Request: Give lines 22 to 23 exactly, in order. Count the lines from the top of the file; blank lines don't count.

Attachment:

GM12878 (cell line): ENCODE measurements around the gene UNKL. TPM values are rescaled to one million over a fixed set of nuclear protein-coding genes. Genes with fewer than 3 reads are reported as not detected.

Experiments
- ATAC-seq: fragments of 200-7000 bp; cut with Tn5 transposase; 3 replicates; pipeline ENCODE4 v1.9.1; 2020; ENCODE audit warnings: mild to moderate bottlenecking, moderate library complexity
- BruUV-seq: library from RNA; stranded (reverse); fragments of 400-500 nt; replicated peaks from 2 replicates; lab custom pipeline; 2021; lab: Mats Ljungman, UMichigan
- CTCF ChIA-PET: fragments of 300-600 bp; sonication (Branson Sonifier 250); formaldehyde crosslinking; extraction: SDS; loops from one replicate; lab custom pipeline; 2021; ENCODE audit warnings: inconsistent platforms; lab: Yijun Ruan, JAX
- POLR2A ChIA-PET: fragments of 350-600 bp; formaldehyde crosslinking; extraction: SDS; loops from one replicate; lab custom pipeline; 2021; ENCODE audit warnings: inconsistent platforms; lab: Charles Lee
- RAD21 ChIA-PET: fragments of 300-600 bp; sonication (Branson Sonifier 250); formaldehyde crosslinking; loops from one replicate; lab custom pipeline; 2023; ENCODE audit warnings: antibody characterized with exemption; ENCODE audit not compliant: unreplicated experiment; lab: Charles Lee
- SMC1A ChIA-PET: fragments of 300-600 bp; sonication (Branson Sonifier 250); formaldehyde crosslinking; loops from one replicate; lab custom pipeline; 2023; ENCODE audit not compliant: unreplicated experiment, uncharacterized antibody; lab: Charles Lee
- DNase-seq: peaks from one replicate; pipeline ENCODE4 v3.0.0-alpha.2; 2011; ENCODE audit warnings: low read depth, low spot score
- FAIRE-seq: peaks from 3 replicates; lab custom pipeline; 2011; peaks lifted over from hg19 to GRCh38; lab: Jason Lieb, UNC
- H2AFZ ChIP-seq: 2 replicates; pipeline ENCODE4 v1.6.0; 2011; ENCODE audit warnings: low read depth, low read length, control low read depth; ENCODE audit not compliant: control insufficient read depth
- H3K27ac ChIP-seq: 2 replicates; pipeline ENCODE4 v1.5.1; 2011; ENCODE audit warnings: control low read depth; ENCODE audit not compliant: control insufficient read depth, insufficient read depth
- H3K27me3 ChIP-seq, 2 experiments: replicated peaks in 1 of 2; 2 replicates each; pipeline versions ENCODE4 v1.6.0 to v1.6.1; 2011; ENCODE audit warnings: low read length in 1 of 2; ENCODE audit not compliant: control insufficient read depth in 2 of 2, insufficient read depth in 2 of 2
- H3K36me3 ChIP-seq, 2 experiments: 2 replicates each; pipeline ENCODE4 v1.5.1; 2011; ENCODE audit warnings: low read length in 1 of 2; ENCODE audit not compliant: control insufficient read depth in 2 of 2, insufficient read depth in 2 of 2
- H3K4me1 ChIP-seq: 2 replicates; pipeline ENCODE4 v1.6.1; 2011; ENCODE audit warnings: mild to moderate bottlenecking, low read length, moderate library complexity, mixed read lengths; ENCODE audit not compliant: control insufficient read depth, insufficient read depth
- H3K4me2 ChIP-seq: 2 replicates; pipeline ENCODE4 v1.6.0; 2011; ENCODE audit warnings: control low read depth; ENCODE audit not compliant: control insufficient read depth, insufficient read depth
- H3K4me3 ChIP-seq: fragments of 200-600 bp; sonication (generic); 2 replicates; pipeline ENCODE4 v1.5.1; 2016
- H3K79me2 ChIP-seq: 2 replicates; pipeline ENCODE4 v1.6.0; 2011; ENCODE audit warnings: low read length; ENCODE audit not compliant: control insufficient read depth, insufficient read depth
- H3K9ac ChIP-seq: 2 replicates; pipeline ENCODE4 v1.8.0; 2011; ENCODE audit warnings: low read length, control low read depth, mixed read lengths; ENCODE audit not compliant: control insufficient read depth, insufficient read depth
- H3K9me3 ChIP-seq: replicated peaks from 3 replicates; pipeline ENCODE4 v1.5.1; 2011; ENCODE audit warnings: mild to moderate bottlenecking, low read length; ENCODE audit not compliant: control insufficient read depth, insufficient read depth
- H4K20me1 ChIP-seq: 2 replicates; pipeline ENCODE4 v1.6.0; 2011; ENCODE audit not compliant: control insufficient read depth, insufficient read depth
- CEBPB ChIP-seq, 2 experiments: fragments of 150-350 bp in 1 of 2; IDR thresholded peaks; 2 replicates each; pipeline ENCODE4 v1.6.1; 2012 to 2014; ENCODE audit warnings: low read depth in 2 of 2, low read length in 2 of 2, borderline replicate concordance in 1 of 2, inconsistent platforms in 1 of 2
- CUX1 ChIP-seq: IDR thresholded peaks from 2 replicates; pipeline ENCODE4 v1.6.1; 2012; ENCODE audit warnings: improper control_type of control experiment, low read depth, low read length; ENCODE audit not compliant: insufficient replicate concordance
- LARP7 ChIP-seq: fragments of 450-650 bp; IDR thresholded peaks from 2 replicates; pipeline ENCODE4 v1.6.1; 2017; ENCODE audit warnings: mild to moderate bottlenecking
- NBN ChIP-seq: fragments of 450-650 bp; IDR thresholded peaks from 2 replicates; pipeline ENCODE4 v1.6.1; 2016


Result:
- CEBPB ChIP-seq, 2 experiments: fragments of 150-350 bp in 1 of 2; IDR thresholded peaks; 2 replicates each; pipeline ENCODE4 v1.6.1; 2012 to 2014; ENCODE audit warnings: low read depth in 2 of 2, low read length in 2 of 2, borderline replicate concordance in 1 of 2, inconsistent platforms in 1 of 2
- CUX1 ChIP-seq: IDR thresholded peaks from 2 replicates; pipeline ENCODE4 v1.6.1; 2012; ENCODE audit warnings: improper control_type of control experiment, low read depth, low read length; ENCODE audit not compliant: insufficient replicate concordance